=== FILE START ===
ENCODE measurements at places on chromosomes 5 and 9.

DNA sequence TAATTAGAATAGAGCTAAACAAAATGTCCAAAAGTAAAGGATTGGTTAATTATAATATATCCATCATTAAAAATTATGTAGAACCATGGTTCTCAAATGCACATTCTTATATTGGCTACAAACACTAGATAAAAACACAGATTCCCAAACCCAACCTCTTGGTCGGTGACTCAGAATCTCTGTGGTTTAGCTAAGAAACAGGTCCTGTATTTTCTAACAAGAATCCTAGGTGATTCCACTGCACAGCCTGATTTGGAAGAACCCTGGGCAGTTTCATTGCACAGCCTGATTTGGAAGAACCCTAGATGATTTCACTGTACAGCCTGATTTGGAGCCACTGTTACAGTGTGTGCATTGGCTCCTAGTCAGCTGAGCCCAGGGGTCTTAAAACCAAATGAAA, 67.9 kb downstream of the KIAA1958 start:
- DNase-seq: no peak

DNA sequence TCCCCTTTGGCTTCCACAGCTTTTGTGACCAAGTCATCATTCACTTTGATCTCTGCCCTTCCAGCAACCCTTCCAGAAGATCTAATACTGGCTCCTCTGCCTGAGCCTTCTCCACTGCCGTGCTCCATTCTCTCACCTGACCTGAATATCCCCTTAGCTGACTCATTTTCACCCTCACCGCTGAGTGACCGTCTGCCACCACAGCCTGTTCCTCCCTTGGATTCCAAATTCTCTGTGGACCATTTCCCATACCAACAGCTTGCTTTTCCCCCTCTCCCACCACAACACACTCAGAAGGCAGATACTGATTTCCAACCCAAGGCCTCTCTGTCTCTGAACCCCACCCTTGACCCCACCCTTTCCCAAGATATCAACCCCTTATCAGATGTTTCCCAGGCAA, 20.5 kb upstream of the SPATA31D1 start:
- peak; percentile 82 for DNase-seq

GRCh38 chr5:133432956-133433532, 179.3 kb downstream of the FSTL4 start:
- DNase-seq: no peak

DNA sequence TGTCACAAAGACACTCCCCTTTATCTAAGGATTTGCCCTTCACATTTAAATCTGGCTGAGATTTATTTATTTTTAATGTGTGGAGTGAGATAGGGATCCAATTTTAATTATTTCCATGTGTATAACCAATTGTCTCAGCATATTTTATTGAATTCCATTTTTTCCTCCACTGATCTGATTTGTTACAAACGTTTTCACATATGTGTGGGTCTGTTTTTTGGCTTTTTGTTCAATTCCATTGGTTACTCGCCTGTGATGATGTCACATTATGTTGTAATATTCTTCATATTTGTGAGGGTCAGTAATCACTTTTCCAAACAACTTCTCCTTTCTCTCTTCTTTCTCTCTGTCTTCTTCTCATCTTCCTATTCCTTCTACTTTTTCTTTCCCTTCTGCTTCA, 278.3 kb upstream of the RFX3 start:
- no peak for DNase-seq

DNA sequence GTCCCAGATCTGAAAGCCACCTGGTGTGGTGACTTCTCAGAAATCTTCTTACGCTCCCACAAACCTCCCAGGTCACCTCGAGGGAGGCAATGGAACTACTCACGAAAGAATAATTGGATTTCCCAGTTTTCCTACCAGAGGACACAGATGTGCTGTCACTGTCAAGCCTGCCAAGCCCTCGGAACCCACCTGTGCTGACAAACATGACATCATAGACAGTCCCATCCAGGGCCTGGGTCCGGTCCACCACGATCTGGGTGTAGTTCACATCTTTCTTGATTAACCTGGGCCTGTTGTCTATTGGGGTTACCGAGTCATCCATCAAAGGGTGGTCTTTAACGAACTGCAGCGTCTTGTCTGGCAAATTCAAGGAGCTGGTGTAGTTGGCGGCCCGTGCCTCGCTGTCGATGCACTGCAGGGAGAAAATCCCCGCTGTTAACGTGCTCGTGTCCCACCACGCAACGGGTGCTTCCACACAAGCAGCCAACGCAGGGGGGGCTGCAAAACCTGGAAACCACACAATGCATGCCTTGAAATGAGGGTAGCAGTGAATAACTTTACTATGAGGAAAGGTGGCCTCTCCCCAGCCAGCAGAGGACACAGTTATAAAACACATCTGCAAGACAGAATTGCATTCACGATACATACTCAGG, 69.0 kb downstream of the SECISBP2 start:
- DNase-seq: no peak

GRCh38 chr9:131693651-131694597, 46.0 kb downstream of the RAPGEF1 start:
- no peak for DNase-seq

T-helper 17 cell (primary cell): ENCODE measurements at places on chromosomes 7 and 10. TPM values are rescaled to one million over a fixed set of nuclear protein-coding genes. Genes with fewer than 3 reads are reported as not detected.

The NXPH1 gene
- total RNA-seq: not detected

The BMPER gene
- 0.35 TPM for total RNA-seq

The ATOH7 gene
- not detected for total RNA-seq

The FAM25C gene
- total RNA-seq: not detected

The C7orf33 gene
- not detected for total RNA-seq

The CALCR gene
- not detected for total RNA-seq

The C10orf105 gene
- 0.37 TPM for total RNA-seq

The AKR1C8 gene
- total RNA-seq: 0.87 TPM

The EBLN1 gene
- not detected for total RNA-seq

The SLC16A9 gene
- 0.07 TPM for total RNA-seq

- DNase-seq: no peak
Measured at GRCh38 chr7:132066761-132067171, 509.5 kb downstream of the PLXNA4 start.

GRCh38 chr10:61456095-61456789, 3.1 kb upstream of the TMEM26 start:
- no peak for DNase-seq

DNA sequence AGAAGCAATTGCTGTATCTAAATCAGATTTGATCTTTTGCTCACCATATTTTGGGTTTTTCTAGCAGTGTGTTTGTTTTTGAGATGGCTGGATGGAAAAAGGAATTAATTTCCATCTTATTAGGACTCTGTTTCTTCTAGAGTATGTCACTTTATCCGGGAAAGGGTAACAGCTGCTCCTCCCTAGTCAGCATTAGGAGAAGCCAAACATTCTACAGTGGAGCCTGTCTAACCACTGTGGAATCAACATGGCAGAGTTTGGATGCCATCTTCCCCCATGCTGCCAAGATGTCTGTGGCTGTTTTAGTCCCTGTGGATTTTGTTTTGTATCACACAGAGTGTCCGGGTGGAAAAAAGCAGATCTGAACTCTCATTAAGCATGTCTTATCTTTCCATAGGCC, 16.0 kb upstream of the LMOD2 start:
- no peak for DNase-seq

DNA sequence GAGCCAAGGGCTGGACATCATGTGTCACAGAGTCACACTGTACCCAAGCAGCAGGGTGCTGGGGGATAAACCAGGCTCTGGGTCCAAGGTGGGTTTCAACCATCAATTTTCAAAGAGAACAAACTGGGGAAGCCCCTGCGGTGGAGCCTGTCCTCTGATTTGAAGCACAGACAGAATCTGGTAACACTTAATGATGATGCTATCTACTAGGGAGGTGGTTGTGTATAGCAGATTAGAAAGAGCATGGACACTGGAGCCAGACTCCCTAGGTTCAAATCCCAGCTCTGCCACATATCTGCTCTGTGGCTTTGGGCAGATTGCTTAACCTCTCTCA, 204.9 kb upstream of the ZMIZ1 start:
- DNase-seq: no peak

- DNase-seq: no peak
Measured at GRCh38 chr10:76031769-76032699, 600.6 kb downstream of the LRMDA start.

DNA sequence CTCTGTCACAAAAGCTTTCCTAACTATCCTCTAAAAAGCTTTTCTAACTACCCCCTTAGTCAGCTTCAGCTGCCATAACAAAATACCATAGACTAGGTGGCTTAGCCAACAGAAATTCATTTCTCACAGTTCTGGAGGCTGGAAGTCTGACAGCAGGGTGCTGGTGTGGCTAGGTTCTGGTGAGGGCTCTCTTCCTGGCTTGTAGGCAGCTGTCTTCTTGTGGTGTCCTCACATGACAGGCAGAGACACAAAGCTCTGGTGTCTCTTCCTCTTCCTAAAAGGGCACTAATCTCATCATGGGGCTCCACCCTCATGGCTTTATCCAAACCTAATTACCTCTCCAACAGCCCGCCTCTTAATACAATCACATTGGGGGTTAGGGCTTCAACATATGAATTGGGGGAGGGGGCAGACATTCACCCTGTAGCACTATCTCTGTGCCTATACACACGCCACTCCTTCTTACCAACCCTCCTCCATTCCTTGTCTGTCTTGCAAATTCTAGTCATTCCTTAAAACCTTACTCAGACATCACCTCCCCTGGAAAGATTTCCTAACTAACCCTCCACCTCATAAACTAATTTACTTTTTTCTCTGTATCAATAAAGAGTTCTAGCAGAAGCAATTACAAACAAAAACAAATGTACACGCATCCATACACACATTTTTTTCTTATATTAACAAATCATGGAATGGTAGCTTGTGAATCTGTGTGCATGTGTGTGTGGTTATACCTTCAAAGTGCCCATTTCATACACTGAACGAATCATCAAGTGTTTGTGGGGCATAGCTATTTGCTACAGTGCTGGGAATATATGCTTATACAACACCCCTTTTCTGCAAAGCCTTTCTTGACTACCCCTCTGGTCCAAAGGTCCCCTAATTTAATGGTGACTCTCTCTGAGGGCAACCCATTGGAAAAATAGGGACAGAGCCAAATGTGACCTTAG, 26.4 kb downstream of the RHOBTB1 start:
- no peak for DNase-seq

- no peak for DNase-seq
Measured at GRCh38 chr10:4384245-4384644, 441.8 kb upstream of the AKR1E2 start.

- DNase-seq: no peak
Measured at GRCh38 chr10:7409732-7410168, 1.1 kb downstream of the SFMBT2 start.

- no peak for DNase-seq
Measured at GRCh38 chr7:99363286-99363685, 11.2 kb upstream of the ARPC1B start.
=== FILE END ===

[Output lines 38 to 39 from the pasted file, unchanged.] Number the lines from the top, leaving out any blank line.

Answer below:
- no peak for DNase-seq

DNA sequence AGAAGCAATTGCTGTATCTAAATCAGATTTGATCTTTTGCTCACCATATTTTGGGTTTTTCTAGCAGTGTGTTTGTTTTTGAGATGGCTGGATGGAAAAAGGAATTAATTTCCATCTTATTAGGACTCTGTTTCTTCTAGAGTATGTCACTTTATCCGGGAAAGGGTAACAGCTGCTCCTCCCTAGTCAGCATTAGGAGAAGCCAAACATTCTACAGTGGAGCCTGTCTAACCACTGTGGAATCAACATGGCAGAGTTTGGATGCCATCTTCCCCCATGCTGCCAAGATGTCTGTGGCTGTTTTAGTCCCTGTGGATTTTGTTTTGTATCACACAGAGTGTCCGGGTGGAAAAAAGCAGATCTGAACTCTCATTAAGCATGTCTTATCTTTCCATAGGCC, 16.0 kb upstream of the LMOD2 start: